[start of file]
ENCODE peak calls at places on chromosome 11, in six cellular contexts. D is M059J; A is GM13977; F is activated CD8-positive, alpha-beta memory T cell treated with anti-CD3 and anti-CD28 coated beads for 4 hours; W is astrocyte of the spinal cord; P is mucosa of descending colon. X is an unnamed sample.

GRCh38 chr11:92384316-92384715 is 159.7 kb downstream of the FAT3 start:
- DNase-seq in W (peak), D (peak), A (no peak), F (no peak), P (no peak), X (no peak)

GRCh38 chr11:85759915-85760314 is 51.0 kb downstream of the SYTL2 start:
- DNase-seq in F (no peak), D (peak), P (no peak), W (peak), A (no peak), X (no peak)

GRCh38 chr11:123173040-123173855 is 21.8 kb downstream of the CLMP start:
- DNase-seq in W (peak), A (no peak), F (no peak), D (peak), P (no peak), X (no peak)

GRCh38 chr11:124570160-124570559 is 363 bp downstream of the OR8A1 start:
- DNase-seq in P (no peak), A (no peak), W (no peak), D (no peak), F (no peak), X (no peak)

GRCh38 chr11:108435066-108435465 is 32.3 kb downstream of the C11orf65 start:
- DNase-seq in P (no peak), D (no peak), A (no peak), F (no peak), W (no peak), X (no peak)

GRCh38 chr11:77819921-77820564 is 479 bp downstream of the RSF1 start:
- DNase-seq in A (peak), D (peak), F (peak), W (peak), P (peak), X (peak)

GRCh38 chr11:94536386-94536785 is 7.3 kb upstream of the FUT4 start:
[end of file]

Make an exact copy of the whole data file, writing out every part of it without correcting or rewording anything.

ENCODE peak calls at places on chromosome 11, in six cellular contexts. D is M059J; A is GM13977; F is activated CD8-positive, alpha-beta memory T cell treated with anti-CD3 and anti-CD28 coated beads for 4 hours; W is astrocyte of the spinal cord; P is mucosa of descending colon. X is an unnamed sample.

GRCh38 chr11:92384316-92384715 is 159.7 kb downstream of the FAT3 start:
- DNase-seq in W (peak), D (peak), A (no peak), F (no peak), P (no peak), X (no peak)

GRCh38 chr11:85759915-85760314 is 51.0 kb downstream of the SYTL2 start:
- DNase-seq in F (no peak), D (peak), P (no peak), W (peak), A (no peak), X (no peak)

GRCh38 chr11:123173040-123173855 is 21.8 kb downstream of the CLMP start:
- DNase-seq in W (peak), A (no peak), F (no peak), D (peak), P (no peak), X (no peak)

GRCh38 chr11:124570160-124570559 is 363 bp downstream of the OR8A1 start:
- DNase-seq in P (no peak), A (no peak), W (no peak), D (no peak), F (no peak), X (no peak)

GRCh38 chr11:108435066-108435465 is 32.3 kb downstream of the C11orf65 start:
- DNase-seq in P (no peak), D (no peak), A (no peak), F (no peak), W (no peak), X (no peak)

GRCh38 chr11:77819921-77820564 is 479 bp downstream of the RSF1 start:
- DNase-seq in A (peak), D (peak), F (peak), W (peak), P (peak), X (peak)

GRCh38 chr11:94536386-94536785 is 7.3 kb upstream of the FUT4 start: